After debuting with 1973's excellent but neglected Show Your Hand (later reissued as Put It Where You Want It), the Average White Band switched from MCA to Atlantic and hit big with this self-titled gem. Upon first hearing gutsy, Tower of Power-influenced funk like "Person to Person" and the instrumental "Pick Up the Pieces" (a number one R&B hit), many soul fans were shocked to learn that not only were the bandmembers white – they were whites from Scotland. Like Teena Marie five years later, AWB embraced soul and funk with so much conviction that it was clear this was anything but an "average" white band. This album is full of treasures that weren't big hits but should have been – including the addictive "You Got It," the ominous "There's Always Someone Waiting," and a gutsy remake of the Isley Brothers' "Work to Do." [When Rhino reissued AWB on CD in 1995, an edited live version of "Pick Up the Pieces" recorded at the 1977 Montreux Jazz Festival was added. (The full-length version had been included on Rhino's 1994 reissue of Warmer Communications.)[/quote]
Average White Band are widely and rightly regarded as one of the best ever soul and funk bands. Although probably best known for their global hit, the US #1 single ‘Pick Up The Pieces’, this extensive anthology delves back into their musical history, from the early sessions in 1971, right up to the most recent studio album released this millennium. ‘All The Pieces…’ features the band’s entire catalogue of recorded material on a 19CD box set, which includes all of the original studio albums (and ‘spoilers’ ‘Put It Where You Want It’ and ‘Volume VIII’) in mini-vinyl replica wallets, alternate versions and selected mixes, in this 172-track collection…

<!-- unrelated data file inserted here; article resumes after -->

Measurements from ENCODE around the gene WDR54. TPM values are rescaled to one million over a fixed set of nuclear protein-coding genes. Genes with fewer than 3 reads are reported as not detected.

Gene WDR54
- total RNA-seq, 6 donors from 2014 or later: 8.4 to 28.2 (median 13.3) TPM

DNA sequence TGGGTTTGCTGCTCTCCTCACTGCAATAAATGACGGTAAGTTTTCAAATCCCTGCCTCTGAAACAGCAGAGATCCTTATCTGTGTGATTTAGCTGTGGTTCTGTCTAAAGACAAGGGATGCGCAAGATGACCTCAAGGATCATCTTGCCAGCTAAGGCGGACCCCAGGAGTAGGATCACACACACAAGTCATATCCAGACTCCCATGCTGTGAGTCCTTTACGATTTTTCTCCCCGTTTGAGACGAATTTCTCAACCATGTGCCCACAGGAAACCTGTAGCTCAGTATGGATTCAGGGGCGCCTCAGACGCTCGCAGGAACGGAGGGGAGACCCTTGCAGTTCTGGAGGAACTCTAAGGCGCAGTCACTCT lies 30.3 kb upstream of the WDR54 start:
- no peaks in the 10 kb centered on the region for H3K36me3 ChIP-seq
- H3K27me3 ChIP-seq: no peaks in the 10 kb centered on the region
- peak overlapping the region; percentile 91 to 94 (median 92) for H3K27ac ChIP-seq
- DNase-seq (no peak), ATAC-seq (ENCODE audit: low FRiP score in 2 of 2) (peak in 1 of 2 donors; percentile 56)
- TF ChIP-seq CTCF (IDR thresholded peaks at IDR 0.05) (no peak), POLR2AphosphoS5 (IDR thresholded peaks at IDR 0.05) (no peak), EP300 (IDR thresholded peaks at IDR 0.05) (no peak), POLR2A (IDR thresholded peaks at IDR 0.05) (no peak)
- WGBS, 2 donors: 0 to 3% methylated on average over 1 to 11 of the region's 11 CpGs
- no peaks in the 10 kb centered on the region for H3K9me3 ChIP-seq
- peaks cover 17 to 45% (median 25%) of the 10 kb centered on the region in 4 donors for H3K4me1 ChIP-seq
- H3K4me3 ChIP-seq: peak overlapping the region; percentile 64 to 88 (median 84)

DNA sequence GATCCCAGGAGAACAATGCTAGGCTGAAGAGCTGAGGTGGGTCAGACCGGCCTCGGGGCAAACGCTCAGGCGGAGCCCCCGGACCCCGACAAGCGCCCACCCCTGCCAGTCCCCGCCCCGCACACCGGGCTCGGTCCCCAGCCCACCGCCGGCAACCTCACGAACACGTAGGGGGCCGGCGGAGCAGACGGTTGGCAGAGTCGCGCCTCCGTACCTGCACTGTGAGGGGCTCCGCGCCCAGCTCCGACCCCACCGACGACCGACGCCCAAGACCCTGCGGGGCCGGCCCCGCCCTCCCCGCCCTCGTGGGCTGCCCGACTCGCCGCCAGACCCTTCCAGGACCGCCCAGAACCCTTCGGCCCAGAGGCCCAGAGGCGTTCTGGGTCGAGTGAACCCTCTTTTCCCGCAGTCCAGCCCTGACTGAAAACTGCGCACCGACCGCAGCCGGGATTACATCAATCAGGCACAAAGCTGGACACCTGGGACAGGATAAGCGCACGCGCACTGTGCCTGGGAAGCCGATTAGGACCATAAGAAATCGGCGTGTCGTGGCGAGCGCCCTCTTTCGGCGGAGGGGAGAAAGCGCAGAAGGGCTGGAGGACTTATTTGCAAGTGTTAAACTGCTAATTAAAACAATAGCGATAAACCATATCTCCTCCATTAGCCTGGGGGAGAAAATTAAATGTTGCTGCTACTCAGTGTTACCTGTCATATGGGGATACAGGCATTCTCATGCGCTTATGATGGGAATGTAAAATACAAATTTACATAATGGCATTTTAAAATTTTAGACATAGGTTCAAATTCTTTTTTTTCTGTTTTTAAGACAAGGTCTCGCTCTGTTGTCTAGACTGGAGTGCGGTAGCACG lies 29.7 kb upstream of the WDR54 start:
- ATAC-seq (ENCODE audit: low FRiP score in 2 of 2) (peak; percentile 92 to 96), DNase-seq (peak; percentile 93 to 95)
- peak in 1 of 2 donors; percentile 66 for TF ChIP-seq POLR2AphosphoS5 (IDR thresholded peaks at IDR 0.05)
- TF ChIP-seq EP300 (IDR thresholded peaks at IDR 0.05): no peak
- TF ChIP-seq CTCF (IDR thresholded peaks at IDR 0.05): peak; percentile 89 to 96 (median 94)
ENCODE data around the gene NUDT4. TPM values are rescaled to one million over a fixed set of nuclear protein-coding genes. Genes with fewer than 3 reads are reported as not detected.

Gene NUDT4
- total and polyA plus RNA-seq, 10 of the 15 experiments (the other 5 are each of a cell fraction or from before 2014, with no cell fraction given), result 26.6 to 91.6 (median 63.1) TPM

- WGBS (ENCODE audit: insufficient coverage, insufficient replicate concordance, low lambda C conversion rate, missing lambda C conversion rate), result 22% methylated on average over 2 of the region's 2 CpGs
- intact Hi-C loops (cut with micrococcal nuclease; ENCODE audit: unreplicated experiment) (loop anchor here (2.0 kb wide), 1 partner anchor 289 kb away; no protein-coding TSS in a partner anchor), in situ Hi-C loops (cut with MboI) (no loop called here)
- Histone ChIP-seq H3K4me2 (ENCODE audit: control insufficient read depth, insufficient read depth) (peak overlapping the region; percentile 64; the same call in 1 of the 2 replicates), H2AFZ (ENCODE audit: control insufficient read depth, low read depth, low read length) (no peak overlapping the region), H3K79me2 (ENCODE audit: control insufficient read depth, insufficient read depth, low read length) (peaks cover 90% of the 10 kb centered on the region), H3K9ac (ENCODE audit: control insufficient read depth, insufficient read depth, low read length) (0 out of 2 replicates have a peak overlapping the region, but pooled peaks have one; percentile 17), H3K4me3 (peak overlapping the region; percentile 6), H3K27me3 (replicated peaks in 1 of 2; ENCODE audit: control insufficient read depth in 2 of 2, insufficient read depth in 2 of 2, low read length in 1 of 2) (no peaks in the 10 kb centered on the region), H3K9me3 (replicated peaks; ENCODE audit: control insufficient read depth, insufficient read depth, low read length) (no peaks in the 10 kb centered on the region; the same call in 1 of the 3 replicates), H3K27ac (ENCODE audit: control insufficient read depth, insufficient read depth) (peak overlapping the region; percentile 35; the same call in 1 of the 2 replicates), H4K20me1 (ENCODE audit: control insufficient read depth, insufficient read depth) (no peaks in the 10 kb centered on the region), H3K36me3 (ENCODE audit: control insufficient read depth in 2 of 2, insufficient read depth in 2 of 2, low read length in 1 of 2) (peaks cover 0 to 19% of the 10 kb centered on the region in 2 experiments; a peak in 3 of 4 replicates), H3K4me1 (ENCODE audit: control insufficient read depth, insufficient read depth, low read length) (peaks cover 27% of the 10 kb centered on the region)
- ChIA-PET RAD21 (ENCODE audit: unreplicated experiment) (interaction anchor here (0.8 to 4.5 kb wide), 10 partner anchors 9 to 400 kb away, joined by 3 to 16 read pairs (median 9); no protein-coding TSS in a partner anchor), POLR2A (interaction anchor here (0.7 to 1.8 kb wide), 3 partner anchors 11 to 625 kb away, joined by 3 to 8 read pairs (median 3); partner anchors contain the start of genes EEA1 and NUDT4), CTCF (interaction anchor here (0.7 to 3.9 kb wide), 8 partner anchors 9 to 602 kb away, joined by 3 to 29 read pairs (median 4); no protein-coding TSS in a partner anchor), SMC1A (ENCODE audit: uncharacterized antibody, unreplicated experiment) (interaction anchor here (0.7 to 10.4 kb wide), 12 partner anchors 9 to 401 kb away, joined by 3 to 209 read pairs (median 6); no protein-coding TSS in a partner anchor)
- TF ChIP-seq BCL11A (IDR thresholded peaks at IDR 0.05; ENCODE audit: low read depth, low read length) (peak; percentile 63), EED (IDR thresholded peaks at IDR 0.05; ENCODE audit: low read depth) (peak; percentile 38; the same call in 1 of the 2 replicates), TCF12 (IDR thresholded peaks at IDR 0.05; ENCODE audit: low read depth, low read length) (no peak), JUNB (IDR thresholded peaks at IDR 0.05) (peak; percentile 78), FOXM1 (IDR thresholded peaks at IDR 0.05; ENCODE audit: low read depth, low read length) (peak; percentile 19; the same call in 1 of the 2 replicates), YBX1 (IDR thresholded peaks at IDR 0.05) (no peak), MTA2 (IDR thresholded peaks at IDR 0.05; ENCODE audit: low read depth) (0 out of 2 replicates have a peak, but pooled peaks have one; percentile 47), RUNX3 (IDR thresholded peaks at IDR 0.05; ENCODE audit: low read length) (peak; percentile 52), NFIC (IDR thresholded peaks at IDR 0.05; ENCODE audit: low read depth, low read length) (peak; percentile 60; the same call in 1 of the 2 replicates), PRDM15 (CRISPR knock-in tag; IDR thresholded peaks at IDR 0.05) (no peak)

With a unique sound drawing from early funk and Motown sounds, Average White Band might be one of the most inaccurately named bands in history (especially considering both their percussionists are black). Hailing from Scotland, Average White Band's fast songs sound like the Funky Meters and their slow songs sound like old Motown. While they wear their inspirations on their sleeves, they still managed to develope a very unique sound, laying down some really great funk grooves. This performance at the Montreux Jazz festival in 1977 comes shortly after their best known albums, and contains quite a few of their biggest hits. Admittedly, Average White Band isn't the most poetic of songwriting teams, even in the soul and funk genres.
Long after the Average White Band disappeared from the charts, its impact was being felt. Hip-hop, urban contemporary and new jack swing artists sampled AWB's '70s classics to death in the late 1980s and early to mid-1990s, and such retro acts as the Brand New Heavies wore AWB's influence like a badge of honor. When Soul Tattoo was released in mid-1997, AWB was a quintet.Longtime AWB fans will be glad to hear how well Gorrie's voice has held up, and they'll definitely find Soul Tattoo to be inspired and satisfying.
Twelve Inch Eighties is the new 3CD range by Crimson Productions, compiling extended alternate mixes of some of the biggest hit singles of the 80s. Each themed release is housed in a sleek 3CD digipak with abstract imagery representative of early dance label releases. These carefully selected titles across the range will bring together the finest eighties pop, dance and disco, amongst other genres, in all their full 12” single glory. Let’s Groove is the latest title in the range and the first dip into the classics 80s Disco scene. These extended hits will keep you in your platforms all night long.
Party season has arrived. So it's time to get into the groove and make it a night to remember with the original club classics compilation! Yes. Get funked up with Ministry of Sound and sixty funk fuelled dance floor disco anthems. Get down on it and shake your groove thing to the biggest sounds from The Jacksons, James Brown, Earth, Wind & Fire, Marvin Gaye, Aretha Franklin, Chaka Khan, Kool & The Gang, Diana Ross, Luther Vandross, Cameo, Shalamar, Cheryl Lynn, Lipps Inc, Peaches & Herb, Anita Ward. And the beat goes on!